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A good-news toy story

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Posted: Tuesday, February 19, 2013 11:45 am | Updated: 12:16 pm, Tue Feb 19, 2013.

FREEPORT – Having just returned from the American International Toy Fair in New York City the night before, Island Treasure Toys co-owner Anita Demetropolous is excited – really excited, she said – as she rummaged around the cramped but orderly back office of her Yarmouth location to find the latest gotta-have-it gizmo to show a visitor.

“It’s an alarm clock that rolls off the nightstand when the alarm goes off,” said Demetropolous, 46, as she held up the pool-ball-shaped device. “You have to get out of bed to turn it off. Parents can sneak this into their kids’ rooms at night. It’s unbelievable.”

Demetropoulis has reason to smile. Her specialty toy store, with locations in Freeport and Yarmouth, will expand to Bath in May.

 “The old adage for the smart business model is kids and pets. We’ve been lucky. It hasn’t always been easy,” said Demetropoulis.

Island Treasure Toys began as a strictly online venture in 2001 after Demetropoulis and her husband Jim had trouble finding basic and educational toys for their children.

“Toys were so commercialized. I told Jim, Why don’t we just start our own store’” said Demetropoulis.

After a three-week crash course in web design via HTML textbooks available at the local library, she designed a website and began ordering toys through companies that specialized in the types of products unavailable on the shelves of big-box stores.

“It was a giant leap of faith. I had friends help with the first big order. We had no financial backing to speak of,” said Demetropoulis.

The couple’s Yarmouth home quickly became overrun with “tote bags full of toys,” she said, until a friend offered a boathouse to store the bigger items in. Even with the additional storage, things remained tight.

“We were literally crawling through toys at our house,” said Demetropolous.

The transition from web only “clicks” to traditional retail “bricks” happened two years later when Island Treasure Toys moved into a 400-square-foot location on Main Street in Yarmouth. The store quickly became an anchor of the Yarmouth downtown and a popular gathering spot for both kids and parents alike.  Demetropolous said the timing was serendipitous as began to dominate online sales of toys and web orders began to wane for Island Treasure. The move also brought the couple face to face with their customer base, a welcome interaction after two years literally walled in by product, she added.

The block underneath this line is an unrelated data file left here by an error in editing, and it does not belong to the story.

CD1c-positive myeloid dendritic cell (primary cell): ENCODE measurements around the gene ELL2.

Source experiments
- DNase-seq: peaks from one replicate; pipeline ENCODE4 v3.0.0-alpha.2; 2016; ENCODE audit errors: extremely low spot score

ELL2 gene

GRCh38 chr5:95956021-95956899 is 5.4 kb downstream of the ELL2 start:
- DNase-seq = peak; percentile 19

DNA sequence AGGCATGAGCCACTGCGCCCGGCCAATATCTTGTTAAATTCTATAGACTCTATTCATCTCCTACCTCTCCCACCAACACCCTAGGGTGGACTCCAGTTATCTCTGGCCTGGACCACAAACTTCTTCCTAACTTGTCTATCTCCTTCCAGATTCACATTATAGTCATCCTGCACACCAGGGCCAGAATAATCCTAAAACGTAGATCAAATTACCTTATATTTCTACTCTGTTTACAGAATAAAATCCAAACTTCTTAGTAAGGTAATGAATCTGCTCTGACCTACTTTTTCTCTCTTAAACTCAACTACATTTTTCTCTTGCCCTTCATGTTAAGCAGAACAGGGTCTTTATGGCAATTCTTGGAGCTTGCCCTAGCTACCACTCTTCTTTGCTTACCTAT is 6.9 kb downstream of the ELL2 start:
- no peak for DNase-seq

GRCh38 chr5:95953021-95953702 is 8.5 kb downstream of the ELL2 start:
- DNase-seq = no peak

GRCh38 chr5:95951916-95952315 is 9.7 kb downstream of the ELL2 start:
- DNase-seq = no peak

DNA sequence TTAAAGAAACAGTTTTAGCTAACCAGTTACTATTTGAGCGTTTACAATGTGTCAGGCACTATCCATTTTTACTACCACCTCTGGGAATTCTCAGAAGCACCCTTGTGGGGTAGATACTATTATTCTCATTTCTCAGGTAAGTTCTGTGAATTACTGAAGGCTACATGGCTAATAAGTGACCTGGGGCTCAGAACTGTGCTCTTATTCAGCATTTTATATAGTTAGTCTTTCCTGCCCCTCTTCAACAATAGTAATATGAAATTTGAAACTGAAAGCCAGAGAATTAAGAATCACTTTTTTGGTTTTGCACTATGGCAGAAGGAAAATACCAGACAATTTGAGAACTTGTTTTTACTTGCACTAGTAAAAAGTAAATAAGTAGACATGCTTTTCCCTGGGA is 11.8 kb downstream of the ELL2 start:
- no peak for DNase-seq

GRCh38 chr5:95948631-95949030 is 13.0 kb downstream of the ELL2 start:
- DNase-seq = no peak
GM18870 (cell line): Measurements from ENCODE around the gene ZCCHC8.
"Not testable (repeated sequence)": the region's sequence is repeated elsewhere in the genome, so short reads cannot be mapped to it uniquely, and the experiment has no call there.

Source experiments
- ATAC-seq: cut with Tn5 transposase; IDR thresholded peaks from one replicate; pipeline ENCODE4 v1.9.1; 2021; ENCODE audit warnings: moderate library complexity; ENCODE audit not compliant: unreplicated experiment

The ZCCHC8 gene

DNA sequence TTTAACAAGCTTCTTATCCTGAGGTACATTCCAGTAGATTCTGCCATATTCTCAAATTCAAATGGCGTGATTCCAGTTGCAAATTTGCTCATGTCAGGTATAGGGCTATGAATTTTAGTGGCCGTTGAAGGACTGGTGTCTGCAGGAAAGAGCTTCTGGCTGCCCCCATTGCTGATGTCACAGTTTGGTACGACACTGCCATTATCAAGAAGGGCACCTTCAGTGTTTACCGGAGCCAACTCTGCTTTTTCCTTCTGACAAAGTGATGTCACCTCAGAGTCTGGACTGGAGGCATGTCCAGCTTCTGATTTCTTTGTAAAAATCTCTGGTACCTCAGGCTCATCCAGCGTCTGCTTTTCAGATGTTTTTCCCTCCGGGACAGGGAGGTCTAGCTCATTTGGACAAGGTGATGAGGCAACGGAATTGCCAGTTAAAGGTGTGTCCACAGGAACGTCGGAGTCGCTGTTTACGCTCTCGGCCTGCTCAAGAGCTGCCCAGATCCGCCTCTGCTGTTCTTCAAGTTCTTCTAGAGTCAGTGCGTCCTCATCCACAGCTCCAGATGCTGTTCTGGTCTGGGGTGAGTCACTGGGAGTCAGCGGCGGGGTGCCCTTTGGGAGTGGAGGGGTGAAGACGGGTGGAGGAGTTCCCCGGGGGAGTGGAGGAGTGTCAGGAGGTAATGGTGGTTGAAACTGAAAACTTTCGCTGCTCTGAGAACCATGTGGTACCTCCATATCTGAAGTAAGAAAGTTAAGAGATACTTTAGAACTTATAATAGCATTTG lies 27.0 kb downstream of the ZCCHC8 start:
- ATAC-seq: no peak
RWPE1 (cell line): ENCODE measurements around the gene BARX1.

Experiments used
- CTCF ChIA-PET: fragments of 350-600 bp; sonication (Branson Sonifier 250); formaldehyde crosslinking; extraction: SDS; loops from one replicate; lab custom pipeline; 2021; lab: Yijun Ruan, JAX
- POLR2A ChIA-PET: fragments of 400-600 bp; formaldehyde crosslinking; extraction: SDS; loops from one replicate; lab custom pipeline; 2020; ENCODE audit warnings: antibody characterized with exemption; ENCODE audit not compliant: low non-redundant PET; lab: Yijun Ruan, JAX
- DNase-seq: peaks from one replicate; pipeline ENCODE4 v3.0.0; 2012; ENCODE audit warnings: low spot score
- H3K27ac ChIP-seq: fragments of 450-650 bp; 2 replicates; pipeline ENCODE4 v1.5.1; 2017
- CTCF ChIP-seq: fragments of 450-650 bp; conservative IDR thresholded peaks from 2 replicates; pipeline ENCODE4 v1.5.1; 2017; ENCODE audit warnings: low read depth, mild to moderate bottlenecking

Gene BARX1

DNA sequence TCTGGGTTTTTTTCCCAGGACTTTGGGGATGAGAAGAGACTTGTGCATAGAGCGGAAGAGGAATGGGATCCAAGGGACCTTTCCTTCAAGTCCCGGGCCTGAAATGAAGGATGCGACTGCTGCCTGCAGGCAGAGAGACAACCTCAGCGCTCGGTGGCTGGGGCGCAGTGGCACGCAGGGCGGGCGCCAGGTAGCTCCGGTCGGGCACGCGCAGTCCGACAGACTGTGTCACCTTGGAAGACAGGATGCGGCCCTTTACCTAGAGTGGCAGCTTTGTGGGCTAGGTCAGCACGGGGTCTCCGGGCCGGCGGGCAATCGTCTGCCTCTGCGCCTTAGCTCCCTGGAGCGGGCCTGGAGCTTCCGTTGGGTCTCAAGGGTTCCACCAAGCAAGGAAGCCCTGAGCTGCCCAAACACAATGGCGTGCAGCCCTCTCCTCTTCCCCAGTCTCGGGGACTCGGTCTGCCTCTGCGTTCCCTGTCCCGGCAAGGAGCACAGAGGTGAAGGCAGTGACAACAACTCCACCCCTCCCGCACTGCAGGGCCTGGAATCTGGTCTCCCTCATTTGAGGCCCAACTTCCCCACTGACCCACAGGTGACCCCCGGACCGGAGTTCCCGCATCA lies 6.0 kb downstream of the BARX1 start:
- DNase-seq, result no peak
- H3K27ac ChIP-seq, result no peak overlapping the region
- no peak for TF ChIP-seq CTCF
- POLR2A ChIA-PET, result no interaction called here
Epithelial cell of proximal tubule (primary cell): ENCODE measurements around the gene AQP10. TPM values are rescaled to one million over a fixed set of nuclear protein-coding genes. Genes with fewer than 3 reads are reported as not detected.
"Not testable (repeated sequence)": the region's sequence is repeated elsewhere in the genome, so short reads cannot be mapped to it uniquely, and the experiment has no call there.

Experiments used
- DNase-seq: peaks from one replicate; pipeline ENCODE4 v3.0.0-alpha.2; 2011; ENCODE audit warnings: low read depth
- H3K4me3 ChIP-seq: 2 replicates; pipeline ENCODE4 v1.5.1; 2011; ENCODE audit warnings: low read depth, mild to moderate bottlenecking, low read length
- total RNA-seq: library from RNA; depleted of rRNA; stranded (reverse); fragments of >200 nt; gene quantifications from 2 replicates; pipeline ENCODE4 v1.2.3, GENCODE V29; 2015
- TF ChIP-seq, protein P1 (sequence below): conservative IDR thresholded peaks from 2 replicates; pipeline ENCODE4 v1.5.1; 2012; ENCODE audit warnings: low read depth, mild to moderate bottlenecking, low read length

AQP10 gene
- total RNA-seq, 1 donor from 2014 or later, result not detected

The popularity of the downtown Yarmouth location was hampered by a lack of parking, so in 2009 the company moved its headquarters a few miles down the road to a Route 1 location adjacent to Pats Pizza.  A few after signing a five-year lease, business slowed to a crawl.

“I had customers coming in and telling me their husbands had just lost their jobs. We had grandparents whose entire life savings were wiped out. I would go home so depressed, it was day after day, story after story,” said Demetropolous. “We tried to figure out how we could help ourselves and the community. We were down to eating food from our garden, it was pretty rough.”

Searching for a solution, Demetropolous came upon the idea to add a consignment section to the store featuring children’s clothes. It put money back into the community while also providing inexpensive coats, hats, gloves and shirts for families who couldn’t afford to buy new.

“It was a win-win situation for everybody. New customers came in and we got back on our feet,” said Demetropolous.

With the crisis weathered, Island Treasure Toys expanded into Freeport in 2010 with a store on Bow Street.  Today, business at both locations is brisk, she says, with a steady stream of loyal customers stopping by for the latest Calico Critter, science kit, Japanese eraser or good, old-fashioned wooden car. Demetropolous attributes her success to hard work, excellent customer service, and staying true to the original vision of the company.

“We want to help create smarter kids. A toy has to have educational value, play value, quality, and sparks a child’s imagination,” she said. “We want to see them using their hands and using their heads.”

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